Yet this trend may now be coming to an end. Earlier this year, the Trump administration submitted to Congress its most recent 48-hour report, related to its controversial airstrike on Iranian military commander Qassem Soleimani. Only it did so strictly in classified form, preventing any sharing with the public. Members of Congress belonging to President Trump’s own party expressed dismay at the inadequacy of that report, even after it was supplemented with a subsequent briefing—but they weren’t able to share their concerns with the American public because of the classification.
Of course, this may not be the first time that a president has submitted a classified war powers report. It’s hard to say, precisely because prior cases would have been, well, classified. But even then, the Trump administration’s decision to file a classified 48-hour report for the Soleimani strike would stand out. By the time the report was filed, the Trump administration had already publicly accepted responsibility for the strike and described the logic behind the action, leaving it unclear why the administration couldn’t describe the “circumstances necessitating” and “scope and duration” of that military action in unclassified form as required by the War Powers Resolution. Moreover, the Trump administration did produce an unclassified account of the “constitutional and legislative authority” for the strike shortly thereafter, which it submitted to Congress in response to a separate war powers reporting requirement that is required to be partially unclassified.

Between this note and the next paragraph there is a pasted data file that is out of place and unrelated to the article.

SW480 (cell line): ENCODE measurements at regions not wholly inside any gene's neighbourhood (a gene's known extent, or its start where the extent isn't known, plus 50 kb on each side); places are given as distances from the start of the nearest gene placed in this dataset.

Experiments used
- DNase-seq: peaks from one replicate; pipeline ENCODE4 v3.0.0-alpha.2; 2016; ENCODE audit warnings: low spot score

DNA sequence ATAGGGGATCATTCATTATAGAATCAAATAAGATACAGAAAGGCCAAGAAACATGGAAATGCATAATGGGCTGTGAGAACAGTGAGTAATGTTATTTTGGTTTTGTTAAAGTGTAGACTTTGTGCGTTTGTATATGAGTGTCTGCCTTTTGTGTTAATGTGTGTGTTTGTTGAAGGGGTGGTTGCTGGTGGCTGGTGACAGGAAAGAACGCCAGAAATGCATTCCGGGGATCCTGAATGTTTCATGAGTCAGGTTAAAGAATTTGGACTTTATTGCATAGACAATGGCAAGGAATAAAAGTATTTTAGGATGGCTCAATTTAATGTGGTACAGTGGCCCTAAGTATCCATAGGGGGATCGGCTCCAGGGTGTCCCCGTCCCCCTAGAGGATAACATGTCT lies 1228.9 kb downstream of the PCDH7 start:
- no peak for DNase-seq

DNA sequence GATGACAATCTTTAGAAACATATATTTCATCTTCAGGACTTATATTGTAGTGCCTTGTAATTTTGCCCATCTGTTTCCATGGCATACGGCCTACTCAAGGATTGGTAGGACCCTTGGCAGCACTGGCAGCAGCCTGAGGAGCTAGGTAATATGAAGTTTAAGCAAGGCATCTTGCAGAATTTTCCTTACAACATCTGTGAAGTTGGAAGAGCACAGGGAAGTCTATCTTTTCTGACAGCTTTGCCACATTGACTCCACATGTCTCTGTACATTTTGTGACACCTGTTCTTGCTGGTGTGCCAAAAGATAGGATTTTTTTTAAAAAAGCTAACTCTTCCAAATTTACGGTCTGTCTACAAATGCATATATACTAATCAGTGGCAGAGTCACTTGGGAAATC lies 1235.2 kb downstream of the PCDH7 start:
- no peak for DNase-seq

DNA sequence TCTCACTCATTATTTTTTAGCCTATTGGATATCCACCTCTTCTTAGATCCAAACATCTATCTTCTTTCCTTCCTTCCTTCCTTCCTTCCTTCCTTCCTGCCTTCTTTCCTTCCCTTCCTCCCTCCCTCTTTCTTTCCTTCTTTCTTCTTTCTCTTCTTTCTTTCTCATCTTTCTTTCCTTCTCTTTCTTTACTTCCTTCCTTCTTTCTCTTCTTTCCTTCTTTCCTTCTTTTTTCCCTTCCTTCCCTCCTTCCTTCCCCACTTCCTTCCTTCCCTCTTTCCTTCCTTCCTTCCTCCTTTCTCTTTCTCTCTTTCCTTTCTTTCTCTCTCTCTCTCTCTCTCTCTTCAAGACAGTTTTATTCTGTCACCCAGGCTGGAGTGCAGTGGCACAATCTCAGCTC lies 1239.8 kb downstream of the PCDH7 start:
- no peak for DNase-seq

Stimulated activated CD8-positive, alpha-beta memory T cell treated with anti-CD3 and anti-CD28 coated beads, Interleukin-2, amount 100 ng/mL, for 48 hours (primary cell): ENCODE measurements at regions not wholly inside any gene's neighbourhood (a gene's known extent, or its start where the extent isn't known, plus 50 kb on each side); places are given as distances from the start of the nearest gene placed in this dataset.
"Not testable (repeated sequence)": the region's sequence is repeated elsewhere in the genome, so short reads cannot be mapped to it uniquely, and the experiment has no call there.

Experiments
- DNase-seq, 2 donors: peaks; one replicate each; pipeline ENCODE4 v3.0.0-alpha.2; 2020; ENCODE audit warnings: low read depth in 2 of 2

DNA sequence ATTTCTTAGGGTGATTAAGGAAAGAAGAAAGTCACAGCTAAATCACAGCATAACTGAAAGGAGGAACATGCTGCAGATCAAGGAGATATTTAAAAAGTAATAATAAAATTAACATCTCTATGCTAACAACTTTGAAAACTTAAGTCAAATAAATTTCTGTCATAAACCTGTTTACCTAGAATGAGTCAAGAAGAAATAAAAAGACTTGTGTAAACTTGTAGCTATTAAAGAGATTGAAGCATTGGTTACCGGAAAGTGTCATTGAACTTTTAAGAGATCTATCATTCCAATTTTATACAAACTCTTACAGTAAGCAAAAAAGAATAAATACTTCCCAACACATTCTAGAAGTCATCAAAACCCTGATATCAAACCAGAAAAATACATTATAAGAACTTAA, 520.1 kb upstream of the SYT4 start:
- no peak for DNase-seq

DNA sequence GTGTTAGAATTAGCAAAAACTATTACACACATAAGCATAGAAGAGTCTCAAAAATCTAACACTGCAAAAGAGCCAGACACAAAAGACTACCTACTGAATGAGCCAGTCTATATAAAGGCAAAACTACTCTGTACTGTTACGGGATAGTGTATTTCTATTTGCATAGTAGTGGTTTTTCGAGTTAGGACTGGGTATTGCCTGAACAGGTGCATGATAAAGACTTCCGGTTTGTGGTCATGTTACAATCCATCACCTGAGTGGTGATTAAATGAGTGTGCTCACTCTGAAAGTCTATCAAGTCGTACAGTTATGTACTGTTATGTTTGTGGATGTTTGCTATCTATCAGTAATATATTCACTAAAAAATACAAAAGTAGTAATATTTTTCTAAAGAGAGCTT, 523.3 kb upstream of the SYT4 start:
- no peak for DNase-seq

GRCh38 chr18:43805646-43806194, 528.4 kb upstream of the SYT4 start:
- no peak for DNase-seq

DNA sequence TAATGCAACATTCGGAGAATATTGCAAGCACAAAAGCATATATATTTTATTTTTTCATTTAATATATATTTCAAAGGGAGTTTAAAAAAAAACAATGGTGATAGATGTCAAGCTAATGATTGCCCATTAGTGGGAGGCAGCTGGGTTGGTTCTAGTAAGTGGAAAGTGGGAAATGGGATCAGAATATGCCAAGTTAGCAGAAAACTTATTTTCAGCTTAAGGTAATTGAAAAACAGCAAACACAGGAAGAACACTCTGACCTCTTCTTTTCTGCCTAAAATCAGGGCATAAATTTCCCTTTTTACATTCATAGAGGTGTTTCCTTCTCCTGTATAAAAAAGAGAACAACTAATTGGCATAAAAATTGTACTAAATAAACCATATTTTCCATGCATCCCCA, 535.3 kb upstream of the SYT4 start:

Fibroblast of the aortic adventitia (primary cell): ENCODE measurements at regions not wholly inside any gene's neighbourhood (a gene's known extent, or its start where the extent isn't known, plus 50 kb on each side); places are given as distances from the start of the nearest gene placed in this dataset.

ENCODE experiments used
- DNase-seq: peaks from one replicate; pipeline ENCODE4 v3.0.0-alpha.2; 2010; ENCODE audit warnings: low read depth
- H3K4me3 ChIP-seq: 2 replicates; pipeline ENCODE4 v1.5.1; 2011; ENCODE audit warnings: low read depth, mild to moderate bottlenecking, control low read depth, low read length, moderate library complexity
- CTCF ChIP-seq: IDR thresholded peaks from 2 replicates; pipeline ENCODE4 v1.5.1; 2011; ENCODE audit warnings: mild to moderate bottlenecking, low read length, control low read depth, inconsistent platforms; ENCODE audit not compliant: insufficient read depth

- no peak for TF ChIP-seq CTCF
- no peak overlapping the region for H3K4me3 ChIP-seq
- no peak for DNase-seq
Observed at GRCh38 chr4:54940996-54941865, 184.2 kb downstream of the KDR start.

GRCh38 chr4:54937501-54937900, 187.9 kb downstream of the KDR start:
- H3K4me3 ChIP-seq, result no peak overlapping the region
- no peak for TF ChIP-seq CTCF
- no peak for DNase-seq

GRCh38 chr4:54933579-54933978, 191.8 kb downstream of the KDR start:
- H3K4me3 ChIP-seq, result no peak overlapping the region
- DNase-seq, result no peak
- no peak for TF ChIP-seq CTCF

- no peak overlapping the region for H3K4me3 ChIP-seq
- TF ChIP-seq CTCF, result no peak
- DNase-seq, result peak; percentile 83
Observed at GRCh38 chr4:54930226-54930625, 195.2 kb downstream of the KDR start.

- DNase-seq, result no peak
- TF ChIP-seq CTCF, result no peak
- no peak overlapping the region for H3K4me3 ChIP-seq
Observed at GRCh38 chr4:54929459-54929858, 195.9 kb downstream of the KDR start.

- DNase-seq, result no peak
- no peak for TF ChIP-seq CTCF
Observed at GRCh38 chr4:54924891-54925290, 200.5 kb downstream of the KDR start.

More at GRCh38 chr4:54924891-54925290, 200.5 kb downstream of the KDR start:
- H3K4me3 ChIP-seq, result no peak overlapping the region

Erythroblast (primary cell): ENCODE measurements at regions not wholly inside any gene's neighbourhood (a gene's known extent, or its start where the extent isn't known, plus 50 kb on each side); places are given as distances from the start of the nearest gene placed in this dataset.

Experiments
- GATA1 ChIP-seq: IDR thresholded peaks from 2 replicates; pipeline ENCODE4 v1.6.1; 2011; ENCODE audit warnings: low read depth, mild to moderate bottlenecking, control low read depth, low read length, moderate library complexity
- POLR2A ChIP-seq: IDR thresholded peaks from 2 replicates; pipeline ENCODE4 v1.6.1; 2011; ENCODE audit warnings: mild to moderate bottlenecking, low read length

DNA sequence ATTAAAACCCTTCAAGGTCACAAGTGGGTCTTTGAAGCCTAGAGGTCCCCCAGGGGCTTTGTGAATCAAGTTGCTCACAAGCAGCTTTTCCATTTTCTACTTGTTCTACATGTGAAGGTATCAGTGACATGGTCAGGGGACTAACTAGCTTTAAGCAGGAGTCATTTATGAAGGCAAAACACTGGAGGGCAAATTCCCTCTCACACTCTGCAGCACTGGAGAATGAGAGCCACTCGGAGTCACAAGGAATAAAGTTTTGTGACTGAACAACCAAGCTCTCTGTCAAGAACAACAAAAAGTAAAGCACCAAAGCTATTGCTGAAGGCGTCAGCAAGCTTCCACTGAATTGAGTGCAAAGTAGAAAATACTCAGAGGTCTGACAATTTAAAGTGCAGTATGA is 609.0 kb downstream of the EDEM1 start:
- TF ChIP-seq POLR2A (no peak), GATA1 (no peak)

For these reasons, the Trump administration’s grounds for classifying the 48-hour report are suspect, to say the least. Indeed, the Trump administration itself still has not provided a public legal justification for its actions. Instead, it was the relevant House committee that ultimately released this unclassified portion of the latter report to the public.
Moreover, this shift may reflect a deliberate choice on the part of the Trump administration. Both as a candidate and as president, Trump himself has presented ambiguity regarding the possible limits on one’s conduct as a source of strategic advantage. Consistent with this logic, his administration has opposed legislation that would impose more limits on the president’s authority to use force and has declined to release other unclassified war powers reports to the public (though it has publicly released a few 48-hour reports). In other words, instead of being an outlier, the administration’s approach to the Soleimani strike may become the new normal moving forward.